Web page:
Equal Employment Opportunity: Berkeley Lab is an Equal Opportunity/Affirmative Action Employer. All qualified applicants will receive consideration for employment without regard to race, color, religion, sex, sexual orientation, gender identity, national origin, disability, age, or protected veteran status. Berkeley Lab is in compliance with thePay Transparency Nondiscrimination Provisionunder 41 CFR 60-1.4. Clickhere to view the poster and supplement: "Equal Employment Opportunity is the Law."
Internal Number: 85309
About Lawrence Berkeley National Laboratory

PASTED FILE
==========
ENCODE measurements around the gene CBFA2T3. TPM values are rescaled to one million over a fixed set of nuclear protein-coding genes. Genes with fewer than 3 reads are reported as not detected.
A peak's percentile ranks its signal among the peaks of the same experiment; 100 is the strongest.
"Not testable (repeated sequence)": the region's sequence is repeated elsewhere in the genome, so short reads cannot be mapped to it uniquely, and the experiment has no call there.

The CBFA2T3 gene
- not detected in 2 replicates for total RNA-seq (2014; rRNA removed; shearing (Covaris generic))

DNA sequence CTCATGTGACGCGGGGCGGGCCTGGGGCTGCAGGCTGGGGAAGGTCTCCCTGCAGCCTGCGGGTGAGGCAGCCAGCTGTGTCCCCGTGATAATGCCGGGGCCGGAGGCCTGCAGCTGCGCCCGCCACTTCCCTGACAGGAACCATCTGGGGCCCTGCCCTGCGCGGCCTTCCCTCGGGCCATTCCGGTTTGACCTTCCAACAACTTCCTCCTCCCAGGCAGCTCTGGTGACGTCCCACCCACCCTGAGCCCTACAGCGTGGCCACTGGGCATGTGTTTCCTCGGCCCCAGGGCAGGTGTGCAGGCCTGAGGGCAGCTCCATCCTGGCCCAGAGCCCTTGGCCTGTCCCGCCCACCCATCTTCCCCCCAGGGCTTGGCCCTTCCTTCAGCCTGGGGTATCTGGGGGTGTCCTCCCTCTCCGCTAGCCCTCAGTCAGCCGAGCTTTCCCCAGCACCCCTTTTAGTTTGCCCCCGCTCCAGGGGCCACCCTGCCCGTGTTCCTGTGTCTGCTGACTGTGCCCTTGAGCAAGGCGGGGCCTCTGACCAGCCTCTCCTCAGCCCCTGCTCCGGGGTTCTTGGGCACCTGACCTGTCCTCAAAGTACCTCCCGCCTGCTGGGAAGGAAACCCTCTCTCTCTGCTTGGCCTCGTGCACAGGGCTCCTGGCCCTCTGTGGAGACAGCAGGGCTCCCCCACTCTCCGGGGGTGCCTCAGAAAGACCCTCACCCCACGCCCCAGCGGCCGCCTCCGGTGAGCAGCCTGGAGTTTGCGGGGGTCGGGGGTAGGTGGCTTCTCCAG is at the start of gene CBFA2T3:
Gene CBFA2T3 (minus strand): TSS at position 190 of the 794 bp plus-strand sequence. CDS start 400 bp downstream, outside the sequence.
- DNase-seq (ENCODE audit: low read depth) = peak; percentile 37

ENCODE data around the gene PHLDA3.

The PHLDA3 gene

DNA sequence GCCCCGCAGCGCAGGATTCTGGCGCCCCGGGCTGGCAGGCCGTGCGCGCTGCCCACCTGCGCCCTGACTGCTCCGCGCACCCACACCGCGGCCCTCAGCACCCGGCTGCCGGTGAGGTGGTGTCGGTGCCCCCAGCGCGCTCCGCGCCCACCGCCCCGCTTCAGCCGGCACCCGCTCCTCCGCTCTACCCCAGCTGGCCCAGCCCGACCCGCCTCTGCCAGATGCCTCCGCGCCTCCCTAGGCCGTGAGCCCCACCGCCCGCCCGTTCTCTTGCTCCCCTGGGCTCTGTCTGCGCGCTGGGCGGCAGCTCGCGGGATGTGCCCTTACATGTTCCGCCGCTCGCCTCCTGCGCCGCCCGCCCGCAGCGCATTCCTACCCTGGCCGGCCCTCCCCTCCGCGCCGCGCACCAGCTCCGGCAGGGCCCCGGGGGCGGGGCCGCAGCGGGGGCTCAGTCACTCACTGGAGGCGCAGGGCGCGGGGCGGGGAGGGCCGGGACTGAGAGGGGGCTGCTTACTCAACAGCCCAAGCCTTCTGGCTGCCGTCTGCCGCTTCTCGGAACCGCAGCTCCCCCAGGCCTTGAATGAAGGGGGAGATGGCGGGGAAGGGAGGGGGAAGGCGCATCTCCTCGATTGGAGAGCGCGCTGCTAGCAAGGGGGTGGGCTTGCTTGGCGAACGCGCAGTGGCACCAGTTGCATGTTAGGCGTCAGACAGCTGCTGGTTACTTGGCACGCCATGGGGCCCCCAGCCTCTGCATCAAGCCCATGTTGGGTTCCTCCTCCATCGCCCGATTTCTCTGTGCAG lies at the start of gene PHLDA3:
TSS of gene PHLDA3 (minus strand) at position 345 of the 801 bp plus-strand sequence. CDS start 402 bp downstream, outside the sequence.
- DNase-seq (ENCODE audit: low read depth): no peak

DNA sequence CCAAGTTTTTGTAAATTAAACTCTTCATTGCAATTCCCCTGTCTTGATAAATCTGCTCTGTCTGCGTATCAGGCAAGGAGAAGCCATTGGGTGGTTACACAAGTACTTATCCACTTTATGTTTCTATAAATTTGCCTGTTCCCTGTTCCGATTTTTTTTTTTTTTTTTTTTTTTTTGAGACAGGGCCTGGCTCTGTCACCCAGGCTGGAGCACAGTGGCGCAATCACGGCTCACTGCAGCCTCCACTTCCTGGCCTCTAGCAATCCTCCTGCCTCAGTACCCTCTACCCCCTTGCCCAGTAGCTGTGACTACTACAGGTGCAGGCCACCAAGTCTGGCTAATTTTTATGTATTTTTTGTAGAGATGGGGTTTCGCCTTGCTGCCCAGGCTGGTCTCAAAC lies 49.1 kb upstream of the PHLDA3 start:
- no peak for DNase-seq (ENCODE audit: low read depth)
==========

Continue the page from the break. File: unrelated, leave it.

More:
In the world of science, Lawrence Berkeley National Laboratory (Berkeley Lab) is synonymous with excellence. Thirteen scientists associated with Berkeley Lab have won the Nobel Prize. Fifty-seven Lab scientists are members of the National Academy of Sciences (NAS), one of the highest honors for a scientist in the United States. Thirteen of our scientists have won the National Medal of Science, our nation's highest award for lifetime achievement in fields of scientific research. Eighteen of our engineers have been elected to the National Academy of Engineering, and three of our scientists have been elected into the Institute of Medicine. In addition, Berkeley Lab has trained thousands of university science and engineering students who are advancing technological innovations across the nation and around the world. Berkeley Lab is a member of the national laboratory system supported by the U.S. Department of Energy through its Office of Science. It is managed by the University of California (UC) and is charged with conducting unclassified research across a wide range of scientific disciplines. Located on a 200-acre site in the hills above the UC Berkeley campus that offers spectacular... views of the San Francisco Bay, Berkeley Lab employs approximately 4,200 scientists, engineers, support staff and students. Its budget for 2011 is $735 million, with an additional $101 million in funding from the American Recovery and Reinvestment Act, for a total of $836 million. A recent study estimates the Laboratory's overall economic impact through direct, indirect and induced spending on the nine counties that make up the San Francisco Bay Area to be nearly $700 million annually. The Lab was also responsible for creating 5,600 jobs locally and 12,000 nationally. The overall economic impact on the national economy is estimated at $1.6 billion a year. Technologies developed at Berkeley Lab have generated billions of dollars in revenues, and thousands of jobs. Savings as a result of Berkeley Lab developments in lighting and windows, and other energy-efficient technologies, have also been in the billions of dollars. Berkeley Lab was founded in 1931 by Ernest Orlando Lawrence, a UC Berkeley physicist who won the 1939 Nobel Prize in physics for his invention of the cyclotron, a circular particle accelerator that opened the door to high-energy physics. It was Lawrence's belief that scientific research is best done through teams of individuals with different fields of expertise, working together. His teamwork concept is a Berkeley Lab legacy that continues today.